Number of facilitators in MOOC.  Would the number of “professors”, facilitators in MOOCs make a difference in the “educational and learning outcome” of MOOCs? These range from one professor to a number of professors taking up the principal instructional/facilitation role: Curt Bonk’s MOOC, Jonathan Tomkins’ coming sustainability MOOC,  Jim Groom’s DS106, George Siemens and Stephen Downes’s CCKs, 35 plus guest facilitators’ Change11, etc. (Refer to MOOC on wikipedia on the various MOOCs). More researches are needed to explore the impact of the number of facilitators on the outcome of MOOC.

3. Role of the institutions.  To school or not to school? Roy asks excellent questions: need to think more widely, toward a more inclusive and community oriented education”.  The question is:  How? “

4. Assessment.  The scope and emphasis of assessment for the cMOOC is significantly different from x MOOC.   If the argument of internet (and part thereof) is the MOOC – online (www.linuxquestions.org), then assessment within a MOOC could be any activity, artifacts completed or conversation held by the learners within the MOOC.  Here Dave argues that the assessment of c MOOC should not be made based on a centralized assessment: “there is no sense, I think, in which it makes sense to assess, in the centralized – this is what to know – sense, a MOOC”

5. Learning theory and pedagogy.  Connectivism (George Siemens and Stephen Downes), Constructivism, and Instructivism

As George mentions in MOOCs are really a platform: “Our MOOC model emphasizes creation, creativity, autonomy, and social networked learning. The Coursera model emphasizes a more traditional learning approach through video presentations and short quizzes and testing. Put another way, cMOOCs focus on knowledge creation and generation whereas xMOOCs focus on knowledge duplication.”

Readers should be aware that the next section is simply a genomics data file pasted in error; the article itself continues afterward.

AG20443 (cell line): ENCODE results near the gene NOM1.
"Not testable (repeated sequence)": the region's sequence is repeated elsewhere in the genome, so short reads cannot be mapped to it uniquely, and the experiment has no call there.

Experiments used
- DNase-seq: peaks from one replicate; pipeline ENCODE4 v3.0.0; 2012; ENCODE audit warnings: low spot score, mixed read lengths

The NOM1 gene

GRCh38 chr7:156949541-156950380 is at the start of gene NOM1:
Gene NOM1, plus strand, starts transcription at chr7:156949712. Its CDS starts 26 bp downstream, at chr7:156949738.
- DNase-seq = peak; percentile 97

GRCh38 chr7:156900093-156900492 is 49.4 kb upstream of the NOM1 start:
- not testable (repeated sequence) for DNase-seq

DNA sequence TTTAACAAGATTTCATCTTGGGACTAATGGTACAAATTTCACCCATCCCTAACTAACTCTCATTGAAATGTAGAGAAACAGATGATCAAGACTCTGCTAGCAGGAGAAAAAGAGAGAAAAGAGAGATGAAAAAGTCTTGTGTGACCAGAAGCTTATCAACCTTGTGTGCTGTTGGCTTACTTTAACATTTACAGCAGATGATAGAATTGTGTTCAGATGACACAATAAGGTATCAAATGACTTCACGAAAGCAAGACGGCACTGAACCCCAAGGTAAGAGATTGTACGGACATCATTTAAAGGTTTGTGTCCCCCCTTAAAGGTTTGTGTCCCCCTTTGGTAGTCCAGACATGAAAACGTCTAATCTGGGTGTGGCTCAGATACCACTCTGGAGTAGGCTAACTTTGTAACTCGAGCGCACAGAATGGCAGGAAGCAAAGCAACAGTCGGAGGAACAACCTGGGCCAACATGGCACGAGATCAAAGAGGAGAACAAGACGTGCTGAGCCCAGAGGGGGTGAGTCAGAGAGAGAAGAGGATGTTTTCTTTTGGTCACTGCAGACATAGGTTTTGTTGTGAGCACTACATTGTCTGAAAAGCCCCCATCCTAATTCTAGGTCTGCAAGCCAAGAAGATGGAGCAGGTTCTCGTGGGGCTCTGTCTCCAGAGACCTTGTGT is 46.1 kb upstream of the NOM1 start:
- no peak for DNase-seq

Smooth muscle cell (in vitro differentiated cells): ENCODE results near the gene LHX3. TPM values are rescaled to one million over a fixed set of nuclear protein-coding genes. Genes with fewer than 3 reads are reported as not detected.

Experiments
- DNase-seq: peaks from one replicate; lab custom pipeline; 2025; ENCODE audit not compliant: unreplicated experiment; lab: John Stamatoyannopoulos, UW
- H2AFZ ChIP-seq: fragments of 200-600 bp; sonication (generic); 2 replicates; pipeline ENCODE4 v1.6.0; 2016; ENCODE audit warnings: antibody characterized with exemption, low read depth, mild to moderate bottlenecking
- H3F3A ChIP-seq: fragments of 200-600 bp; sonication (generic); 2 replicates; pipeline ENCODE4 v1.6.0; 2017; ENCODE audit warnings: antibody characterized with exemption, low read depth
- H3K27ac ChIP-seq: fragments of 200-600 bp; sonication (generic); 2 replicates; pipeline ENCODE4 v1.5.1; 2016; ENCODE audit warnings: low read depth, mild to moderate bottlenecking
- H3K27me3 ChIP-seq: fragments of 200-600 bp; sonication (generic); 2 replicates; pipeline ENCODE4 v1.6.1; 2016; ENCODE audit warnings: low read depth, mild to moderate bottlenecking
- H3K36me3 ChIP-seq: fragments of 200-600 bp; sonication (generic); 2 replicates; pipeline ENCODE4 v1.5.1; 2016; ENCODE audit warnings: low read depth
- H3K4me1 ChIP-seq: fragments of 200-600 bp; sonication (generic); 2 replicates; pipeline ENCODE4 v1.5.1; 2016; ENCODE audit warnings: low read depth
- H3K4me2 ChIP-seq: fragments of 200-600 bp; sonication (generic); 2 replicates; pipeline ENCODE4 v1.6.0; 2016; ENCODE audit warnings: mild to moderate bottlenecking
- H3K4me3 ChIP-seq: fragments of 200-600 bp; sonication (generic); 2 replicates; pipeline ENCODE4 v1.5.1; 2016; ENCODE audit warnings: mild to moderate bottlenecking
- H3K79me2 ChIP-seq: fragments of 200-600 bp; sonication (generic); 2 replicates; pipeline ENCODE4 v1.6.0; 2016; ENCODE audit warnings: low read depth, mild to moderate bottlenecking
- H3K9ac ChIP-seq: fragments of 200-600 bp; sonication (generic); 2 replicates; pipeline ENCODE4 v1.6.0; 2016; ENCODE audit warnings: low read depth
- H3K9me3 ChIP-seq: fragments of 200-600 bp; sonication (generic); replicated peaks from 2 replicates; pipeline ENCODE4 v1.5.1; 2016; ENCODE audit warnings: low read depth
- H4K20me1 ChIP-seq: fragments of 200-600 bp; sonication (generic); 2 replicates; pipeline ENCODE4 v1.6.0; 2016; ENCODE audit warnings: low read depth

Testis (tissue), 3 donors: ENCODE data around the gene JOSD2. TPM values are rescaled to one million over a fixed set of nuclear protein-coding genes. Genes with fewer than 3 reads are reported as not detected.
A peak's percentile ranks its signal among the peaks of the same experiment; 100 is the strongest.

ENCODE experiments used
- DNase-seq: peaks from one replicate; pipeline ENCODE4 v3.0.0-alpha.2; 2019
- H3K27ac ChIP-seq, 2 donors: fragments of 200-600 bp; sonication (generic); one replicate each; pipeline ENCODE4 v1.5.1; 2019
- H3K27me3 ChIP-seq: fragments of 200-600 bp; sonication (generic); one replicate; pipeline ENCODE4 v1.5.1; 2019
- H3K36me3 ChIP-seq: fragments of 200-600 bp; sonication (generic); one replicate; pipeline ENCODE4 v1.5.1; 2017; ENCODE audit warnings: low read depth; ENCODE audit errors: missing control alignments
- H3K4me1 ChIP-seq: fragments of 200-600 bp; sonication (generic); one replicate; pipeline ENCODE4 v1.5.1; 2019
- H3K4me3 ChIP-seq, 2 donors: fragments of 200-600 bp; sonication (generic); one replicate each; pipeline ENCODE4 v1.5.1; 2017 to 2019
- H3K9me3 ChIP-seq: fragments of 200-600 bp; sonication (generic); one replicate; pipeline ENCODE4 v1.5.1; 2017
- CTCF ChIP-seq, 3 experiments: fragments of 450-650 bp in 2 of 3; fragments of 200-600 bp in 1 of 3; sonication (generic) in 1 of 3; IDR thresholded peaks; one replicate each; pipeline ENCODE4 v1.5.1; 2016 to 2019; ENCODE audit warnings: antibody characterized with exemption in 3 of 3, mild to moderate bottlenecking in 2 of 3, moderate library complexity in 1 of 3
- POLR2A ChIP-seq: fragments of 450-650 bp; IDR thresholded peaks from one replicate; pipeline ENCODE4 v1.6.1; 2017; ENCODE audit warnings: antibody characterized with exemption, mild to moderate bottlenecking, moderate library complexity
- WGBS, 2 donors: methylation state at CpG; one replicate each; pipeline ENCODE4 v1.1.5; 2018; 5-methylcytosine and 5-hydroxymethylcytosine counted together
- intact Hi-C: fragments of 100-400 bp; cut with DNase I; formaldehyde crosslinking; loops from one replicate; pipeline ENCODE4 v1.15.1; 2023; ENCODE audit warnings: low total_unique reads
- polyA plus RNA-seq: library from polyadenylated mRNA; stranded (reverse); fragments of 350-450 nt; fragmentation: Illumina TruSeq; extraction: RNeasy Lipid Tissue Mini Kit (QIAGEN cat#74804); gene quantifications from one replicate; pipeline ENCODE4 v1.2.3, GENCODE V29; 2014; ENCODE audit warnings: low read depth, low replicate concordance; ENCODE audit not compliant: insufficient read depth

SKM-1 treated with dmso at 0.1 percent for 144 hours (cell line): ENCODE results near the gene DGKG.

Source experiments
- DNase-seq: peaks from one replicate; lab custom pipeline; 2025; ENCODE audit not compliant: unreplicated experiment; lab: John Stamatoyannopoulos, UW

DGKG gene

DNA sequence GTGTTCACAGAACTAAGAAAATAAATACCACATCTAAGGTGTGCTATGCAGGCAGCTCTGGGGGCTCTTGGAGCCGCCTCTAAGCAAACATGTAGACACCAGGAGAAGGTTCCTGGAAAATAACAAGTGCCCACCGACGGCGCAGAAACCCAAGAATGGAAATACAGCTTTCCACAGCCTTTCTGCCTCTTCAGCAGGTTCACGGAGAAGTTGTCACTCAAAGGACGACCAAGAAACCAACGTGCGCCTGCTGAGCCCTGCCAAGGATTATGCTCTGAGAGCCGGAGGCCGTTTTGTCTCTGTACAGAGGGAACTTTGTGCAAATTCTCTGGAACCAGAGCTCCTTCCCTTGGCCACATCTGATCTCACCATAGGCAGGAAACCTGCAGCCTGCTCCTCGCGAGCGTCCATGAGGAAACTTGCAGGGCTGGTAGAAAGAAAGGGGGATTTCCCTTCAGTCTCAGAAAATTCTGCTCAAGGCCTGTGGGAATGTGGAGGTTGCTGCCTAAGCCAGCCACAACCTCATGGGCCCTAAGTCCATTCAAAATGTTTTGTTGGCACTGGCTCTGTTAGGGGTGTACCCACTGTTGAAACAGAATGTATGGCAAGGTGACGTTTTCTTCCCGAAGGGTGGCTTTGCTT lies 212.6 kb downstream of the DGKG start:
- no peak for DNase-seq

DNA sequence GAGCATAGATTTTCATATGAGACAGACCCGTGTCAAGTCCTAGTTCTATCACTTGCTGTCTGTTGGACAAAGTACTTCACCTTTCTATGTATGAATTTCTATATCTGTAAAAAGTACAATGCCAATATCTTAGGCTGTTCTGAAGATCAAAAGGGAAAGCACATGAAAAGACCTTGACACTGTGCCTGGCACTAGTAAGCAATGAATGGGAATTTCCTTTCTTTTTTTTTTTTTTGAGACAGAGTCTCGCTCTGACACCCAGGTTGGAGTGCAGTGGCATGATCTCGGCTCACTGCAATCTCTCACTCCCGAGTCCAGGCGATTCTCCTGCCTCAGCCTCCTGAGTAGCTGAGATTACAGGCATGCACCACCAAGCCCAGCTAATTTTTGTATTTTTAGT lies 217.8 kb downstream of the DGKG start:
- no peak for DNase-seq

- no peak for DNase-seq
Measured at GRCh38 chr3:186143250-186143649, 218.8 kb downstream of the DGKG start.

c MOOC: Conversation, dialogues. Connectivism is the key to learning. Learner-centered. Students’ learning based on peer-to-peer, with networks and technology as affordance.  Assessment based on the accomplishment of personal goals, where learners would define and determine its success.

x MOOC:  Lectures and test, as in Coursera and Udacity.  Instructivism is the key to learning. Teacher and teaching-centered. Instructor sage on the stage is the norm, and is therefore expected.  Great teaching determines effective learning.  Assessment based on examinations and assignments, where institutions would define the learning outcomes and determine whether the students have achieved the planned prescriptive outcomes.

One common promise amongst all MOOCs seems to be the provision of education to anyone who are interested in learning around the globe, and to bring learner in as the focus of learning in an MOOC.

The motto at Udacity is: “At Udacity, we put you, the student, at the center of the universe.”

Stephen Downes summarises on c MOOC and its organisation here.  An excellent presentation that captures the essence of MOOC.

Postscript:

A related post on MOOC – world-education-university-looks-ride-mooc-wave-despite-skeptics.

Another interesting post on MOOC that I would like to share and discuss in coming post, from a MOOC professor’s perspective.

4 thoughts on “#MOOCMOOC Reflection on different MOOCs

  1. Pingback: #MOOCMOOC Reflection on different MOOCs | Digital Delights | Scoop.it

  2. Pingback: Jorge González Alonso (jgonzalonso) | Pearltrees

  3. Pingback: #MOOCMOOC Reflection on different MOOCs | Fast forward MOOCS and online learning | Scoop.it

  4. Pingback: MOOC-related postings/items